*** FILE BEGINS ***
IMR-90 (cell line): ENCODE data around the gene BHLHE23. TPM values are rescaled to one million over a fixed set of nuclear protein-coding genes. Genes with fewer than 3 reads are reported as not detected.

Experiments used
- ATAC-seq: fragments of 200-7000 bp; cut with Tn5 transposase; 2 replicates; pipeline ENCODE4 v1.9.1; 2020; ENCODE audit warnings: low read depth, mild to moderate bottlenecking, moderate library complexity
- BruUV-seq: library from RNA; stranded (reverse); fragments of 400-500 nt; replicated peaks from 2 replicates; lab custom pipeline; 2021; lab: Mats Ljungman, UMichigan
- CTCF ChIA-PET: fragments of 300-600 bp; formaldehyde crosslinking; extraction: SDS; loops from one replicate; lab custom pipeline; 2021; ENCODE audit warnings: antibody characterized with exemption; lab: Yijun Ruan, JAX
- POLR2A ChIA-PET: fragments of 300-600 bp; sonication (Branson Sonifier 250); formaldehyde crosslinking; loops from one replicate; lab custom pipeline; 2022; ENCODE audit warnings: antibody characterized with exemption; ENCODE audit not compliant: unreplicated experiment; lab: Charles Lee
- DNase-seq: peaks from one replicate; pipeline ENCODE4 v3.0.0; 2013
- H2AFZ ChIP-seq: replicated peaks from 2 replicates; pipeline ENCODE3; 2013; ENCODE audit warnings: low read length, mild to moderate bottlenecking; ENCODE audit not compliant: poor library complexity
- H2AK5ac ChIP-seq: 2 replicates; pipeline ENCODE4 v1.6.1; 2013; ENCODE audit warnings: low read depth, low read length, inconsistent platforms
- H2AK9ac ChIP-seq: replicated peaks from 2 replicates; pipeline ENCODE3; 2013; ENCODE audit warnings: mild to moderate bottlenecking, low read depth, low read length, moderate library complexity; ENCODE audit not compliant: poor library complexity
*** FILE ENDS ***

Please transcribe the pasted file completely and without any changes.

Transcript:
IMR-90 (cell line): ENCODE data around the gene BHLHE23. TPM values are rescaled to one million over a fixed set of nuclear protein-coding genes. Genes with fewer than 3 reads are reported as not detected.

Experiments used
- ATAC-seq: fragments of 200-7000 bp; cut with Tn5 transposase; 2 replicates; pipeline ENCODE4 v1.9.1; 2020; ENCODE audit warnings: low read depth, mild to moderate bottlenecking, moderate library complexity
- BruUV-seq: library from RNA; stranded (reverse); fragments of 400-500 nt; replicated peaks from 2 replicates; lab custom pipeline; 2021; lab: Mats Ljungman, UMichigan
- CTCF ChIA-PET: fragments of 300-600 bp; formaldehyde crosslinking; extraction: SDS; loops from one replicate; lab custom pipeline; 2021; ENCODE audit warnings: antibody characterized with exemption; lab: Yijun Ruan, JAX
- POLR2A ChIA-PET: fragments of 300-600 bp; sonication (Branson Sonifier 250); formaldehyde crosslinking; loops from one replicate; lab custom pipeline; 2022; ENCODE audit warnings: antibody characterized with exemption; ENCODE audit not compliant: unreplicated experiment; lab: Charles Lee
- DNase-seq: peaks from one replicate; pipeline ENCODE4 v3.0.0; 2013
- H2AFZ ChIP-seq: replicated peaks from 2 replicates; pipeline ENCODE3; 2013; ENCODE audit warnings: low read length, mild to moderate bottlenecking; ENCODE audit not compliant: poor library complexity
- H2AK5ac ChIP-seq: 2 replicates; pipeline ENCODE4 v1.6.1; 2013; ENCODE audit warnings: low read depth, low read length, inconsistent platforms
- H2AK9ac ChIP-seq: replicated peaks from 2 replicates; pipeline ENCODE3; 2013; ENCODE audit warnings: mild to moderate bottlenecking, low read depth, low read length, moderate library complexity; ENCODE audit not compliant: poor library complexity